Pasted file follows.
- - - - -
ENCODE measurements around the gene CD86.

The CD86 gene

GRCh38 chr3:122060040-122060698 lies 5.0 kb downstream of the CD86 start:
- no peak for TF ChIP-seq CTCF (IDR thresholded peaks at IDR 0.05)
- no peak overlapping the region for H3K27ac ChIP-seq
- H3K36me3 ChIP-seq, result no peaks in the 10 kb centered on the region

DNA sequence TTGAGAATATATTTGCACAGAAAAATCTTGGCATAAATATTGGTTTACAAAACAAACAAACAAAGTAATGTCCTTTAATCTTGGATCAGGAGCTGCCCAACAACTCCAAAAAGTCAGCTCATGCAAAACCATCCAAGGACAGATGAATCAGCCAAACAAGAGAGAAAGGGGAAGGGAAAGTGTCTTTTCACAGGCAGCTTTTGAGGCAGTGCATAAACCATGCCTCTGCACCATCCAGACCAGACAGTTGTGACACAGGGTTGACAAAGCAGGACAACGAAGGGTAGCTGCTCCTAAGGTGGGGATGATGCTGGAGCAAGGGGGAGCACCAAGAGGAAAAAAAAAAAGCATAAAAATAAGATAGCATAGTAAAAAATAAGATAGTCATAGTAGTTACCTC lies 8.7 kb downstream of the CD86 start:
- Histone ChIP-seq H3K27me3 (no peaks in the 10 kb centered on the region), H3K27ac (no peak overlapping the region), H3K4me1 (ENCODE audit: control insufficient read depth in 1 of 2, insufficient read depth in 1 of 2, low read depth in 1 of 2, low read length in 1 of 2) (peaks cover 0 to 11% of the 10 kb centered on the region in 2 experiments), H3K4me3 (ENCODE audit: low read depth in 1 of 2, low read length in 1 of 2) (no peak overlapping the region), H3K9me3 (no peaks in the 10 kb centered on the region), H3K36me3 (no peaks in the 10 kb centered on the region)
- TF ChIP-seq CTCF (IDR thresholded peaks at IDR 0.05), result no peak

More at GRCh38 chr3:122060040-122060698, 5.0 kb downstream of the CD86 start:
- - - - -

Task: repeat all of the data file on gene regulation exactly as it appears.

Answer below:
ENCODE measurements around the gene CD86.

The CD86 gene

GRCh38 chr3:122060040-122060698 lies 5.0 kb downstream of the CD86 start:
- no peak for TF ChIP-seq CTCF (IDR thresholded peaks at IDR 0.05)
- no peak overlapping the region for H3K27ac ChIP-seq
- H3K36me3 ChIP-seq, result no peaks in the 10 kb centered on the region

DNA sequence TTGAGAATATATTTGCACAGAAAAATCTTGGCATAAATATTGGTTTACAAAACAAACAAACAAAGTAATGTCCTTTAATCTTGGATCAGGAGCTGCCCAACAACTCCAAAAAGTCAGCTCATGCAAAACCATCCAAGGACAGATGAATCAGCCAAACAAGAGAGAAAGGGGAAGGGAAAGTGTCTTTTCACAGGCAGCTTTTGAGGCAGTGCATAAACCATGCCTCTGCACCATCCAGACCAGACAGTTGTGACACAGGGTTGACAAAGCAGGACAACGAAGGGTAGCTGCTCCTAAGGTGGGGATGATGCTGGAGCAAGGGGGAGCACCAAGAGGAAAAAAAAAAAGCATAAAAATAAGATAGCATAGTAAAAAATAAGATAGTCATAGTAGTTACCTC lies 8.7 kb downstream of the CD86 start:
- Histone ChIP-seq H3K27me3 (no peaks in the 10 kb centered on the region), H3K27ac (no peak overlapping the region), H3K4me1 (ENCODE audit: control insufficient read depth in 1 of 2, insufficient read depth in 1 of 2, low read depth in 1 of 2, low read length in 1 of 2) (peaks cover 0 to 11% of the 10 kb centered on the region in 2 experiments), H3K4me3 (ENCODE audit: low read depth in 1 of 2, low read length in 1 of 2) (no peak overlapping the region), H3K9me3 (no peaks in the 10 kb centered on the region), H3K36me3 (no peaks in the 10 kb centered on the region)
- TF ChIP-seq CTCF (IDR thresholded peaks at IDR 0.05), result no peak

More at GRCh38 chr3:122060040-122060698, 5.0 kb downstream of the CD86 start: